Feb 072017
 

With thanks to Yvette Rayner, PR Account Manager, Frasermedia.

L-R, Paul Whitecross, Nick Nairn and Ross Spence.

Three of Scotland’s finest chefs are teaming up to share their passion for food in a unique culinary experience, which is set to be a recipe for success for Aberdeen.
Nick Nairn, Ross Spence, executive chef at The Marcliffe Hotel & Spa and Paul Whitecross, executive chef at Trump International, will each present an individual course aimed at delighting the senses, showcasing their world-renowned gastronomic skills.

The trio are working together to cook-up Savour, a culinary feast which will take place on Saturday, 4th March, at the Marcliffe Hotel & Spa.

The event is being hosted alongside North East Sensory Services (NESS), a charity which supports people of all ages from babies to grandparents, who were born deaf or blind, or for those who have lost their sight or hearing.

The chefs will each create a course for the gastronomic adventure, focusing on the senses of taste, smell and sight, which coincides with the charity’s work with people with sensory issues.

Ross Spence said:

“It’s fantastic to be able to work with Nick and Paul for this event and we will present a superb overall dinner which will thoroughly delight the guests. NESS is an important charity in Aberdeen and across the North-east, supporting more and more people with hearing or sight loss, and we are delighted to host this unique evening.”

Paul Whitecross added:

“The team at Trump International is always keen to support charities which are important to the North-east community and this is set to be a fantastic foodie event to tantalise the tastebuds of the diners who are lucky enough to secure a place at this exclusive event.” 

Nick Nairn commented:

“Given our position with the business and our commitment to the North-east we wanted to be able to give something back to the community that supports us.  NESS is an excellent charity and it’s a wonderful opportunity and a wee challenge to create a feast which excites the senses.”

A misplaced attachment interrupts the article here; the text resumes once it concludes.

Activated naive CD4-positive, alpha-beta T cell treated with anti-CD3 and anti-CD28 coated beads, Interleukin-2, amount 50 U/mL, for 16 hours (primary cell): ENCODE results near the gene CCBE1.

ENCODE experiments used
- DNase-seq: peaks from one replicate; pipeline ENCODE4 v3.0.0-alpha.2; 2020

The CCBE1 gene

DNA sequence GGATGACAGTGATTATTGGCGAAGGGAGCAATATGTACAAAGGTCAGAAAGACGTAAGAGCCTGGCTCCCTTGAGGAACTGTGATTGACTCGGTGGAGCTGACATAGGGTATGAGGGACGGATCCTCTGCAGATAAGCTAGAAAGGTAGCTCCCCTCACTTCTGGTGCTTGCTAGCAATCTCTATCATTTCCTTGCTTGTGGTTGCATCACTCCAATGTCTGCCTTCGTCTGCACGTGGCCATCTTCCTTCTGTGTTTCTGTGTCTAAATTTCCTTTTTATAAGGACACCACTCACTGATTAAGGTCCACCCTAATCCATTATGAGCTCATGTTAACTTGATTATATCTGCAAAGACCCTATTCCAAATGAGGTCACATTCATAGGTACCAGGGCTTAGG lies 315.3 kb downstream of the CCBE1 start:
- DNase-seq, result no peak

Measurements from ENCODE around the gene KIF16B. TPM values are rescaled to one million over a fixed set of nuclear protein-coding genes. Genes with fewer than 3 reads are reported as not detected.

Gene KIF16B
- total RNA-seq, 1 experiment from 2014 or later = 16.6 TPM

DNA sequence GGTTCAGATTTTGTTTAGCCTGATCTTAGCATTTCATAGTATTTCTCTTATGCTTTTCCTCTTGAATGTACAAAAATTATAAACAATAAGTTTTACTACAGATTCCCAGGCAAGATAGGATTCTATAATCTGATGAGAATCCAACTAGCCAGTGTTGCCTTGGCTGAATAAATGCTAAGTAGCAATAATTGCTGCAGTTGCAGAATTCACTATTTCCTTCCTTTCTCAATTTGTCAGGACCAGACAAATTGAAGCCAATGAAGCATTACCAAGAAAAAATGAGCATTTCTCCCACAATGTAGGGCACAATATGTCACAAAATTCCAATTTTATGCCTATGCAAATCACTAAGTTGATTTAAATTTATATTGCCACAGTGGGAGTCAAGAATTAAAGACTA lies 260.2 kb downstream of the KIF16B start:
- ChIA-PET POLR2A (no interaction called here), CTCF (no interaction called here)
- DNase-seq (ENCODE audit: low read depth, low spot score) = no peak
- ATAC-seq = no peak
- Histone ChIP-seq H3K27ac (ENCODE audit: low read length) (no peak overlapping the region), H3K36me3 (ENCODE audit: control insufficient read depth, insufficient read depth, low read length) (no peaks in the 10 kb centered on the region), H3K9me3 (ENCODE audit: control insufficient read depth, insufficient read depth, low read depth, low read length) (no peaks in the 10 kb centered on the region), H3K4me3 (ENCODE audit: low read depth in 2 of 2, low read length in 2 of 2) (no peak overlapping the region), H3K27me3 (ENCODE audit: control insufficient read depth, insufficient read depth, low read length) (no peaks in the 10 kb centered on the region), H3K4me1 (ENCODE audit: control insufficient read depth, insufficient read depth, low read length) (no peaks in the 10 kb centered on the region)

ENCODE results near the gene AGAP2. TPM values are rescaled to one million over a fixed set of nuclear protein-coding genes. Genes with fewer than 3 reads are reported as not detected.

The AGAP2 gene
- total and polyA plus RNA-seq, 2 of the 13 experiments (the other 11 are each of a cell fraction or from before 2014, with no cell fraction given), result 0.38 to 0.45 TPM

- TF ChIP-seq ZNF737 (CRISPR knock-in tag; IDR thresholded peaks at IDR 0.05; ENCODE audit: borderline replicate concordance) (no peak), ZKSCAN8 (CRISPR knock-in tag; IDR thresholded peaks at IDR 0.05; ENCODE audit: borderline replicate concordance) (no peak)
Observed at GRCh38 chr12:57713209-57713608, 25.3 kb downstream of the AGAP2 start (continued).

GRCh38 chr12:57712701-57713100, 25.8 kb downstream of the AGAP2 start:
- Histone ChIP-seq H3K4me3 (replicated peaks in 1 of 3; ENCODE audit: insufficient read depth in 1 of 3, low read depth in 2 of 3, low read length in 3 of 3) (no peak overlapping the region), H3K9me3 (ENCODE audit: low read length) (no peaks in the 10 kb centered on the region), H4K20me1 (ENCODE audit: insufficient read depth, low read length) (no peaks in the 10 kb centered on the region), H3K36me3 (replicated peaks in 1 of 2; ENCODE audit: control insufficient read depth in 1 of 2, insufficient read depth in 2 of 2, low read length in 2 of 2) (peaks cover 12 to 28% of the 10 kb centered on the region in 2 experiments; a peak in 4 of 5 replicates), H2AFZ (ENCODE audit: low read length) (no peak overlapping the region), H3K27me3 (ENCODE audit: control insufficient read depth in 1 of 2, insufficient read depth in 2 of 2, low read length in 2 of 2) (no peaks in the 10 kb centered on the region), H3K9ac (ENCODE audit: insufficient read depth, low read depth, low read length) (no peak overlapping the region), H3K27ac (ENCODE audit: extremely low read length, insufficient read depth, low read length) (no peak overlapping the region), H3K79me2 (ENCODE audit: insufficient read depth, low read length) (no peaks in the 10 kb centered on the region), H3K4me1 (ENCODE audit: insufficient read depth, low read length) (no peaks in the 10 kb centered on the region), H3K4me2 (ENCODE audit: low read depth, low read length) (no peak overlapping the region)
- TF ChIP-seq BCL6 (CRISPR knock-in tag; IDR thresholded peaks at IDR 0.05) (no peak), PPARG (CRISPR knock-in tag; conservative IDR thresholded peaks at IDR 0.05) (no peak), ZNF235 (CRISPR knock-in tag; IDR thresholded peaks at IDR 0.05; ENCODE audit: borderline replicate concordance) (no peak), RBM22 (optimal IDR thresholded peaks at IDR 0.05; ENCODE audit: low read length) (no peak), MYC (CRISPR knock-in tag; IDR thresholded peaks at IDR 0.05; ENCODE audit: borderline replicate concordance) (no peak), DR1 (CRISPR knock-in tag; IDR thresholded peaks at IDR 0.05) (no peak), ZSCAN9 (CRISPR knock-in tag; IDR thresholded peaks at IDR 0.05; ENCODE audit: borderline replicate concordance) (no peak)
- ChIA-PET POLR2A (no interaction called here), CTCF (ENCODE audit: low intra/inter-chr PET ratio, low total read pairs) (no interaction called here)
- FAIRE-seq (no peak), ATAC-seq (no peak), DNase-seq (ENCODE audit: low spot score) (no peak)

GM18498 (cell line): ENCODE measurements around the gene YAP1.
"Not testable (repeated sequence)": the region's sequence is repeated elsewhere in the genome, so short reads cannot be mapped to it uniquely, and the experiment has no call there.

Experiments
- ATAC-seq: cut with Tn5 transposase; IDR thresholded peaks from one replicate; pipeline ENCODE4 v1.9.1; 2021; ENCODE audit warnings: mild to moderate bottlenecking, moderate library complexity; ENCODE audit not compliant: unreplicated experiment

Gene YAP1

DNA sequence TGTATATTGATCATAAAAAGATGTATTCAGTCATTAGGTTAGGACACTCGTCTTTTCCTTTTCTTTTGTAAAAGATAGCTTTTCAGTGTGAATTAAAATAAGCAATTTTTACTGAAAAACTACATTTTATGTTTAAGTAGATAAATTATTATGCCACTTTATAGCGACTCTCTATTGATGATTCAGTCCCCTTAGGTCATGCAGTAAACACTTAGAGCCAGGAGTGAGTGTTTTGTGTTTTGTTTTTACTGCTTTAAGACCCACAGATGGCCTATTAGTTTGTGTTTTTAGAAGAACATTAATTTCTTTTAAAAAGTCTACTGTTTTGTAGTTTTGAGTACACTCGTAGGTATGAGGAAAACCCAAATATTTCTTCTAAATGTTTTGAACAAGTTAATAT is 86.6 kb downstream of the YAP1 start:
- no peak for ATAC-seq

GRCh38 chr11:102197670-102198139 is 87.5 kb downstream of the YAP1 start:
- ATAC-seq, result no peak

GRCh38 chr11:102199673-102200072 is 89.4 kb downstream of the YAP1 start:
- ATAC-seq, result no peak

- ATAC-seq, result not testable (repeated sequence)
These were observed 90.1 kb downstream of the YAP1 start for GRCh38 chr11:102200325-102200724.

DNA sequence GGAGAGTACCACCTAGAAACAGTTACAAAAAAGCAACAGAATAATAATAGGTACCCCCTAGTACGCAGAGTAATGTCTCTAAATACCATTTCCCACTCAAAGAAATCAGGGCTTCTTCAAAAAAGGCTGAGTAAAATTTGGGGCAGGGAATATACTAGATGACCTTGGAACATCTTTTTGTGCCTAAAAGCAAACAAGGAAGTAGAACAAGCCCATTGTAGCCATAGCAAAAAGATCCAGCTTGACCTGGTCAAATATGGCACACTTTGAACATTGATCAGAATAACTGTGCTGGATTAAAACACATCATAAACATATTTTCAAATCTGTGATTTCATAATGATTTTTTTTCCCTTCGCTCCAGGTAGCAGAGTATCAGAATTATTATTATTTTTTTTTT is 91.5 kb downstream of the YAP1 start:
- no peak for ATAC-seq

NESS CEO Graham Findlay said:

“We are delighted that these prestigious chefs are taking the time to devise and present a unique menu for NESS. We are looking forward to an incredible evening, which will excite the senses.

“Nick, Ross and Paul are great supporters of NESS and the Marcliffe Hotel & Spa has been a very good friend to the charity for many years.”

As well as a four-course dinner focusing on the senses of taste, smell, and sight, the evening will include a champagne drinks reception, a VIP auction and raffle, followed by entertainment and dancing.

Savour will take place on Saturday, 4th March, 2017, at the Marcliffe Hotel & Spa. Tables are priced at £950, with individual tickets available at £95, and can be purchased from neil.skene@nesensoryservices.org or by calling 0345 271 2345.

Issued by Frasermedia Ltd on behalf of NESS.

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Feb 012016
 

With thanks to Esther Green, Tricker PR.

NDCS-Small-Jo-Donaldson_Photography-96

Offering support to families when they need it the most. National Deaf Children’s Society is running a families weekend in Edinburgh this month.

Families of young deaf children from across Scotland who gather in Edinburgh later this month to learn that deafness is no barrier to preventing a child achieving their dreams. Peer support, expert advice and professional information will be available for families getting to grips with a baby or toddler’s diagnosis during a weekend course organised by the National Deaf Children’s Society (NDCS) and funded by Aberdeen Asset Management.

The gathering, on 27 and 28 February, will be attended by families from Angus, East Lothian, Orkney, Argyll and Bute, Midlothian, Glasgow and other parts of Scotland.